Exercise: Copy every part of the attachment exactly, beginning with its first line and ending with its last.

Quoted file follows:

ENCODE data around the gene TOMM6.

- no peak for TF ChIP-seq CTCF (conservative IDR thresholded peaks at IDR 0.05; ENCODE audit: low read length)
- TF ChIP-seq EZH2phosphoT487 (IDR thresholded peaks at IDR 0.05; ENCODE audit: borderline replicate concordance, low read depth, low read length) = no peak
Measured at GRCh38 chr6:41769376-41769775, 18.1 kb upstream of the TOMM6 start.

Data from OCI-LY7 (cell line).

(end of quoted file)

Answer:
ENCODE data around the gene TOMM6.

- no peak for TF ChIP-seq CTCF (conservative IDR thresholded peaks at IDR 0.05; ENCODE audit: low read length)
- TF ChIP-seq EZH2phosphoT487 (IDR thresholded peaks at IDR 0.05; ENCODE audit: borderline replicate concordance, low read depth, low read length) = no peak
Measured at GRCh38 chr6:41769376-41769775, 18.1 kb upstream of the TOMM6 start.

Data from OCI-LY7 (cell line).